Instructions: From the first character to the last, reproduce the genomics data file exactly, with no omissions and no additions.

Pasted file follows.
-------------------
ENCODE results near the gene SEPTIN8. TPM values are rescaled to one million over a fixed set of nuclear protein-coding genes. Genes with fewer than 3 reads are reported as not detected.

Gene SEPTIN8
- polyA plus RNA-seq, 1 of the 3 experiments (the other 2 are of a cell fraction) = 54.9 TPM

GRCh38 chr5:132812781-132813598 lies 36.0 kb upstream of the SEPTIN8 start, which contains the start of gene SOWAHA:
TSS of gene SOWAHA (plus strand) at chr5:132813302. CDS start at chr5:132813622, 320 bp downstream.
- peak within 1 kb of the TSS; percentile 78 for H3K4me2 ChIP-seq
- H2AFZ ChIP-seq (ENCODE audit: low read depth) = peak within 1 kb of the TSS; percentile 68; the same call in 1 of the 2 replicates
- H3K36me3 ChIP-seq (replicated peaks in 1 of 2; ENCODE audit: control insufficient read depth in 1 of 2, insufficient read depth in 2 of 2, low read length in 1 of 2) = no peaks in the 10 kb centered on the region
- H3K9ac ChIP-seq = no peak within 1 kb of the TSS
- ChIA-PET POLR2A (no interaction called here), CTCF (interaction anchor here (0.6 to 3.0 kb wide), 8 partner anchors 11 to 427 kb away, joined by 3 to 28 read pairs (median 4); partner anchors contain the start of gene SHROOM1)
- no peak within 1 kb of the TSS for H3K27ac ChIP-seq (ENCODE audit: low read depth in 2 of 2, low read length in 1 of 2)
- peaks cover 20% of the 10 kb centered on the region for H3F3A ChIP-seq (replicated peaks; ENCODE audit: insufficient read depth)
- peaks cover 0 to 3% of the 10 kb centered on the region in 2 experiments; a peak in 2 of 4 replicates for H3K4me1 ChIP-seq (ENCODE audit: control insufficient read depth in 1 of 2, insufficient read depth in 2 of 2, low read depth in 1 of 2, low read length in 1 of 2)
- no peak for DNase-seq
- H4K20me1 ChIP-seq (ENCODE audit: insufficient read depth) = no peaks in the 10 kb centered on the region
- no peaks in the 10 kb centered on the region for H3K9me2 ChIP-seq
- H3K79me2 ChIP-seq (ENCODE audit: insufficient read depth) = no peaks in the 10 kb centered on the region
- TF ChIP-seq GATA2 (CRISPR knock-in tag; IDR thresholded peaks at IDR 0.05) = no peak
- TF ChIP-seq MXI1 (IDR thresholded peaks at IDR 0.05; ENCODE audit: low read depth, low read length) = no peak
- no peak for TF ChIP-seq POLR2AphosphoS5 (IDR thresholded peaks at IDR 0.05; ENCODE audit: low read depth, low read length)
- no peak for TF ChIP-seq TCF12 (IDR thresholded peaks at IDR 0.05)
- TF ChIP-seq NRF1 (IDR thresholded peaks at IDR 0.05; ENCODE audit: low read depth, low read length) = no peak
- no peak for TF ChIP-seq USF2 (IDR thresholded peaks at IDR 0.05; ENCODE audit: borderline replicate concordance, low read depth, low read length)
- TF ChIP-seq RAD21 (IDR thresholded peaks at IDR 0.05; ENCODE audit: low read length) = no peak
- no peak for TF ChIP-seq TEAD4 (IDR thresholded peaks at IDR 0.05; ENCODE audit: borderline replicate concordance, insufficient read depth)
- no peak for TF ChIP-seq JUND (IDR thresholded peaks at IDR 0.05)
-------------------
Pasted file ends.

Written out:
ENCODE results near the gene SEPTIN8. TPM values are rescaled to one million over a fixed set of nuclear protein-coding genes. Genes with fewer than 3 reads are reported as not detected.

Gene SEPTIN8
- polyA plus RNA-seq, 1 of the 3 experiments (the other 2 are of a cell fraction) = 54.9 TPM

GRCh38 chr5:132812781-132813598 lies 36.0 kb upstream of the SEPTIN8 start, which contains the start of gene SOWAHA:
TSS of gene SOWAHA (plus strand) at chr5:132813302. CDS start at chr5:132813622, 320 bp downstream.
- peak within 1 kb of the TSS; percentile 78 for H3K4me2 ChIP-seq
- H2AFZ ChIP-seq (ENCODE audit: low read depth) = peak within 1 kb of the TSS; percentile 68; the same call in 1 of the 2 replicates
- H3K36me3 ChIP-seq (replicated peaks in 1 of 2; ENCODE audit: control insufficient read depth in 1 of 2, insufficient read depth in 2 of 2, low read length in 1 of 2) = no peaks in the 10 kb centered on the region
- H3K9ac ChIP-seq = no peak within 1 kb of the TSS
- ChIA-PET POLR2A (no interaction called here), CTCF (interaction anchor here (0.6 to 3.0 kb wide), 8 partner anchors 11 to 427 kb away, joined by 3 to 28 read pairs (median 4); partner anchors contain the start of gene SHROOM1)
- no peak within 1 kb of the TSS for H3K27ac ChIP-seq (ENCODE audit: low read depth in 2 of 2, low read length in 1 of 2)
- peaks cover 20% of the 10 kb centered on the region for H3F3A ChIP-seq (replicated peaks; ENCODE audit: insufficient read depth)
- peaks cover 0 to 3% of the 10 kb centered on the region in 2 experiments; a peak in 2 of 4 replicates for H3K4me1 ChIP-seq (ENCODE audit: control insufficient read depth in 1 of 2, insufficient read depth in 2 of 2, low read depth in 1 of 2, low read length in 1 of 2)
- no peak for DNase-seq
- H4K20me1 ChIP-seq (ENCODE audit: insufficient read depth) = no peaks in the 10 kb centered on the region
- no peaks in the 10 kb centered on the region for H3K9me2 ChIP-seq
- H3K79me2 ChIP-seq (ENCODE audit: insufficient read depth) = no peaks in the 10 kb centered on the region
- TF ChIP-seq GATA2 (CRISPR knock-in tag; IDR thresholded peaks at IDR 0.05) = no peak
- TF ChIP-seq MXI1 (IDR thresholded peaks at IDR 0.05; ENCODE audit: low read depth, low read length) = no peak
- no peak for TF ChIP-seq POLR2AphosphoS5 (IDR thresholded peaks at IDR 0.05; ENCODE audit: low read depth, low read length)
- no peak for TF ChIP-seq TCF12 (IDR thresholded peaks at IDR 0.05)
- TF ChIP-seq NRF1 (IDR thresholded peaks at IDR 0.05; ENCODE audit: low read depth, low read length) = no peak
- no peak for TF ChIP-seq USF2 (IDR thresholded peaks at IDR 0.05; ENCODE audit: borderline replicate concordance, low read depth, low read length)
- TF ChIP-seq RAD21 (IDR thresholded peaks at IDR 0.05; ENCODE audit: low read length) = no peak
- no peak for TF ChIP-seq TEAD4 (IDR thresholded peaks at IDR 0.05; ENCODE audit: borderline replicate concordance, insufficient read depth)
- no peak for TF ChIP-seq JUND (IDR thresholded peaks at IDR 0.05)